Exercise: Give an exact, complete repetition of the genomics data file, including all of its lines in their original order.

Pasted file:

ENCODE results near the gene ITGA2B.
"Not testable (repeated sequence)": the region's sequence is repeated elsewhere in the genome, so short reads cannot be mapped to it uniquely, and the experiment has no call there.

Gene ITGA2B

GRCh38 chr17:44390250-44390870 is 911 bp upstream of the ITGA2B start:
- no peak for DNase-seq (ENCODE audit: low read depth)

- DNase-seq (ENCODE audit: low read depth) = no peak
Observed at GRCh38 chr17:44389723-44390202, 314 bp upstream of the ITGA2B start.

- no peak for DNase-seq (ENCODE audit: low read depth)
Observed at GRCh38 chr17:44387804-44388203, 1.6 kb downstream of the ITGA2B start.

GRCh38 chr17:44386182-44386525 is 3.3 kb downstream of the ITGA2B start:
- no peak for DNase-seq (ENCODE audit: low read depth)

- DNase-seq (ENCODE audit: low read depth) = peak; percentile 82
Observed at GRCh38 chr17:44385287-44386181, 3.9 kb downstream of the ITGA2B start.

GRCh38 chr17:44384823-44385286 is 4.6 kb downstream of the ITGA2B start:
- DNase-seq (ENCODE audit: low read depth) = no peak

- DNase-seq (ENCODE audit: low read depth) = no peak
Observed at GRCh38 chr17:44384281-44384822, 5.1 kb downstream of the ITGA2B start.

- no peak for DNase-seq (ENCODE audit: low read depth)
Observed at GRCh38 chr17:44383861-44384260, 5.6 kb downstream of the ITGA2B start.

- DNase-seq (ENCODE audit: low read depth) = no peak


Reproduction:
ENCODE results near the gene ITGA2B.
"Not testable (repeated sequence)": the region's sequence is repeated elsewhere in the genome, so short reads cannot be mapped to it uniquely, and the experiment has no call there.

Gene ITGA2B

GRCh38 chr17:44390250-44390870 is 911 bp upstream of the ITGA2B start:
- no peak for DNase-seq (ENCODE audit: low read depth)

- DNase-seq (ENCODE audit: low read depth) = no peak
Observed at GRCh38 chr17:44389723-44390202, 314 bp upstream of the ITGA2B start.

- no peak for DNase-seq (ENCODE audit: low read depth)
Observed at GRCh38 chr17:44387804-44388203, 1.6 kb downstream of the ITGA2B start.

GRCh38 chr17:44386182-44386525 is 3.3 kb downstream of the ITGA2B start:
- no peak for DNase-seq (ENCODE audit: low read depth)

- DNase-seq (ENCODE audit: low read depth) = peak; percentile 82
Observed at GRCh38 chr17:44385287-44386181, 3.9 kb downstream of the ITGA2B start.

GRCh38 chr17:44384823-44385286 is 4.6 kb downstream of the ITGA2B start:
- DNase-seq (ENCODE audit: low read depth) = no peak

- DNase-seq (ENCODE audit: low read depth) = no peak
Observed at GRCh38 chr17:44384281-44384822, 5.1 kb downstream of the ITGA2B start.

- no peak for DNase-seq (ENCODE audit: low read depth)
Observed at GRCh38 chr17:44383861-44384260, 5.6 kb downstream of the ITGA2B start.

- DNase-seq (ENCODE audit: low read depth) = no peak